References

The Classics Pages
Includes a guided tour of Plato's Republic. I highly recommend this resource.

Historical Women of Philosophy
Women Philosophers from 600 BCE to 17th century CE.

Plato
Excellent essay by Richard Kraut from the Stanford Encyclopedia of Philosophy

Philosophy Talk: Plato
Listen to this excellent radio program and take notes. The segment is about one hour. The free Real Player is required for streaming audio.

Plato and Platonism
A concise introductory essay from the Catholic Encyclopedia

The Philosophy of Plato
An well-organized overview from the Radical Academy

The Republic, Book I
One of Plato's greatest and most influential works. This is a marked-up version of the Jowett translation.

The Republic: Study Questions
To think about and look for when reading Book I.

The Apology
The mind altering depiction of the trial of Socrates. really, this work changed the world and if you read it well it will change you too.

Works by Plato
25 of his dialogues and letters from the 1871 translation by Benjamin Jowett

Plato's Allegory Of The Cave: A Springboard For The Matrix
A clever interpretation of Plato's allegory in relation to a philosophical movie The Matrix

Noble lies and perpetual war
Danny Postel and
Shadia Drury discusses Plato and other political philosophers in the service of contemporary theory and practice. This piece is particularly useful as an instance of how ancient philosophy remains relevant. Whether Drury's critique of Leo Strauss and current politics is accurate is open to discussion.


 

Plato: Women in the Ideal State - Part II
The Distinction

The Context >>The Problem >> The Distinction >> The Analogy >> The Principle >> The Application >> The Conclusion

Pushing beyond appearances, Plato now addresses the real issue: what do we mean by "same" and "different"?

"....we valiantly and pugnaciously insist upon the verbal truth, that different natures ought to have different pursuits, but we never considered at all what was the meaning of sameness or difference of nature, or why we distinguished them when we assigned different pursuits to different natures and the same to the same natures."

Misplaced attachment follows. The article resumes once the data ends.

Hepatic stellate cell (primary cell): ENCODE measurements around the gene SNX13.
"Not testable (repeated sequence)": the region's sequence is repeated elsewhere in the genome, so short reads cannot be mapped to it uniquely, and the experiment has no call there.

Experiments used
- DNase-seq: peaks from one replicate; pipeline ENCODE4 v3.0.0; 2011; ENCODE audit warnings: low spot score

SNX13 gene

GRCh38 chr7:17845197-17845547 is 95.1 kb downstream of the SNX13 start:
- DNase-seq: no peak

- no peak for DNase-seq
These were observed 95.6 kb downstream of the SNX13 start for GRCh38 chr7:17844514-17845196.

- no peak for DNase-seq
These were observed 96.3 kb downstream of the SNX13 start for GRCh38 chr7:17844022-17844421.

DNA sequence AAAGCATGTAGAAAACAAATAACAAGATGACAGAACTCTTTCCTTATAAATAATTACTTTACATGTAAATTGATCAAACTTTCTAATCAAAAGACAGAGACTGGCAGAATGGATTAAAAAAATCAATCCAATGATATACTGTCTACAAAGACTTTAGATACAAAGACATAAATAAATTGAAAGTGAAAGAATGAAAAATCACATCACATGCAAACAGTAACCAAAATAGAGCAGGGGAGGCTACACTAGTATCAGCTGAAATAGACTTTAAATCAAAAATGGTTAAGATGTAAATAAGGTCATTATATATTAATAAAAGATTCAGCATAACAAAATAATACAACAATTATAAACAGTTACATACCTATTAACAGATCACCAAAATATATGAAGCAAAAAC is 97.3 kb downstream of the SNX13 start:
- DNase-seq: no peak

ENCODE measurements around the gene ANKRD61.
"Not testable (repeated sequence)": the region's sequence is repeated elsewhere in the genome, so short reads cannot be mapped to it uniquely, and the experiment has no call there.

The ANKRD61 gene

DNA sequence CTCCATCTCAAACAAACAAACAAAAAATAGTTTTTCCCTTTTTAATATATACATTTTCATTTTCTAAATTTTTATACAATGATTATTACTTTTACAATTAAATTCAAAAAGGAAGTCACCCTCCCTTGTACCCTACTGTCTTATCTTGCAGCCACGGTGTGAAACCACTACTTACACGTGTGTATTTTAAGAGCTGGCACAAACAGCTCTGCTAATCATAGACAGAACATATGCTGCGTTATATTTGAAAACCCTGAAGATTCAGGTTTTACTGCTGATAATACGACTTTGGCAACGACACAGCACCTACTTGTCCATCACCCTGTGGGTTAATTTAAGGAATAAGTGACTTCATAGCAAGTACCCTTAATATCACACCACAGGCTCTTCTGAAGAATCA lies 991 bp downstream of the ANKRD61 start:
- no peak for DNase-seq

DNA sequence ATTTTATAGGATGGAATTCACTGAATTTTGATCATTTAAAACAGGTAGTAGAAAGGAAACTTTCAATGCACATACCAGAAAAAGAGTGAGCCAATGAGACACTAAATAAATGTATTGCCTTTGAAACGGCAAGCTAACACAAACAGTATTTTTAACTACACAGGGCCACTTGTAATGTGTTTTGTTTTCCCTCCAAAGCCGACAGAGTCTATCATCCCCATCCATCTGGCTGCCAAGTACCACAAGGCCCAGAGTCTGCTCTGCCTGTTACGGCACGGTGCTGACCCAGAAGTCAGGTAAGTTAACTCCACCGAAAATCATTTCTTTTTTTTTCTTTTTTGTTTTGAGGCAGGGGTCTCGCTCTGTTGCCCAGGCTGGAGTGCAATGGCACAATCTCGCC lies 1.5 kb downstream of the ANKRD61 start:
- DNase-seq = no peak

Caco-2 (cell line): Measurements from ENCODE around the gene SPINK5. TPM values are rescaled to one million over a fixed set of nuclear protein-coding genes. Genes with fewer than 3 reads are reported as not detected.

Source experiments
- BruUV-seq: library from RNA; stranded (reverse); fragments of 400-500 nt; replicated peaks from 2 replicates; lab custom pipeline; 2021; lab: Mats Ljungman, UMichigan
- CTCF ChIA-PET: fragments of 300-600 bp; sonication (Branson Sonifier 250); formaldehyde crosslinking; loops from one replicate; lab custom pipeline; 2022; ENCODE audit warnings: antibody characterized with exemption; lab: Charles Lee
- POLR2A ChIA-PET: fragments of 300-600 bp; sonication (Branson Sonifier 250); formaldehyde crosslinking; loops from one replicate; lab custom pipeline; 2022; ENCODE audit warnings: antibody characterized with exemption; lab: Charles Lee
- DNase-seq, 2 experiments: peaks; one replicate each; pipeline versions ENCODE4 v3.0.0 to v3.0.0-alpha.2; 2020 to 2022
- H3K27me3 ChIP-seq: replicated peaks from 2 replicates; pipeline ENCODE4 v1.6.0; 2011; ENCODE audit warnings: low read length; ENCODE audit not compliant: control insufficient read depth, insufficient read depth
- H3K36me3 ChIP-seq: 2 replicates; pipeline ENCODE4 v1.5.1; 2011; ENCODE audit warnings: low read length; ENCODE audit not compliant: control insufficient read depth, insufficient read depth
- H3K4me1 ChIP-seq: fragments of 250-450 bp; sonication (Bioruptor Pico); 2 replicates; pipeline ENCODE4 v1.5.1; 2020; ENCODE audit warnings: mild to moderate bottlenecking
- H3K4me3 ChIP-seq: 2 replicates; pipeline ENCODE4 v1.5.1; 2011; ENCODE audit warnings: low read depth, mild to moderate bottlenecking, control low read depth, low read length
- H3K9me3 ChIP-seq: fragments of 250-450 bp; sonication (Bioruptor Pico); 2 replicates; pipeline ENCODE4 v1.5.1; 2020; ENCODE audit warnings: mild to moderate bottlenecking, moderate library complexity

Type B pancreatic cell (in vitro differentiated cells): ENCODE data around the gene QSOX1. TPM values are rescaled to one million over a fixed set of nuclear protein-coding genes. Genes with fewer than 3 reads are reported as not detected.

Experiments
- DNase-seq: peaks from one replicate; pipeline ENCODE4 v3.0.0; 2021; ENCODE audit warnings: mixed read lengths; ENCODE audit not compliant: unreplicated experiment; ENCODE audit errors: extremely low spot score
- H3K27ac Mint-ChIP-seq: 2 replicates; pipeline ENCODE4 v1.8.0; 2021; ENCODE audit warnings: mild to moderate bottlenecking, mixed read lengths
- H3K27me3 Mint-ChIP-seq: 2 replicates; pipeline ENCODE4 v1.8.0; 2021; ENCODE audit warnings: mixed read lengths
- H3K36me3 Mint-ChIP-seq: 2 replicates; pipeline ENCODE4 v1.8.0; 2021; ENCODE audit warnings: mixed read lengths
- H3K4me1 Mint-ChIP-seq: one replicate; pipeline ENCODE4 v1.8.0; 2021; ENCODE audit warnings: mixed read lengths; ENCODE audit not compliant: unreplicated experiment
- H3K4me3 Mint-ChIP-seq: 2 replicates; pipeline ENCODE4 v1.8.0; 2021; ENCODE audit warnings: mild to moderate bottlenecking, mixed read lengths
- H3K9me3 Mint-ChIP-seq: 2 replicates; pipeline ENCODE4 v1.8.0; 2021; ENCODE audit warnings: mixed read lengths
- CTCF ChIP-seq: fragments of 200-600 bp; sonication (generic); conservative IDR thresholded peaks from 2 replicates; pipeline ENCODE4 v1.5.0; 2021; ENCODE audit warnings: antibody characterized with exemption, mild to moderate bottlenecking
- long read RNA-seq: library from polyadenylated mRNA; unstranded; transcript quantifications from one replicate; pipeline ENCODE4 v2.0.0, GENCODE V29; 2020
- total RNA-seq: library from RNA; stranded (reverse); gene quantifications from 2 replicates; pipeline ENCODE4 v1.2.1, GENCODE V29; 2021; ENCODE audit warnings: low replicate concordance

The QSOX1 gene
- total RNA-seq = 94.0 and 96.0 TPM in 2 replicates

In order to distinguish, separate, or discriminate between two types of things, we need to be able to identify some differences between them. What, then, are "differences?" How can we be sure that we have correctly identified real differences (and not merely apparent differences)?

Plato is not nit-picking here. There are many ordinary circumstances where people fail to perceive differences or perceive differences too largely. For instance, people from one culture sometimes claim that people from another culture "all look the same." This occurred recently when a sheriff in Glasgow Scotland claimed that "all Chinese people look the same" which made it easy to misidentify a suspect (see 'Chinese look same' claim backed, BBC, Monday, 23 October 2006). In defense of the sheriff's claim, a chairwoman of the Scotland-China Association added; "From my point of view, when I look at local people - the indigenous Scottish people - at first glance all of them look the same to me."

Of course, to say "all Scots look the same" is different from saying "all Scots are the same." The first claim is about appearances, the second claim is about reality beyond appearance. In fact, Chinese people do not all look the same, nor do Scots. When someone makes the "they all look the same" statement about people of a culture, they are only expressing their lack of acquaintance with those people. A few days spent in China, Scotland, Africa, or Nebraska will quickly dispel just about anyone's lack of perception of difference between individuals.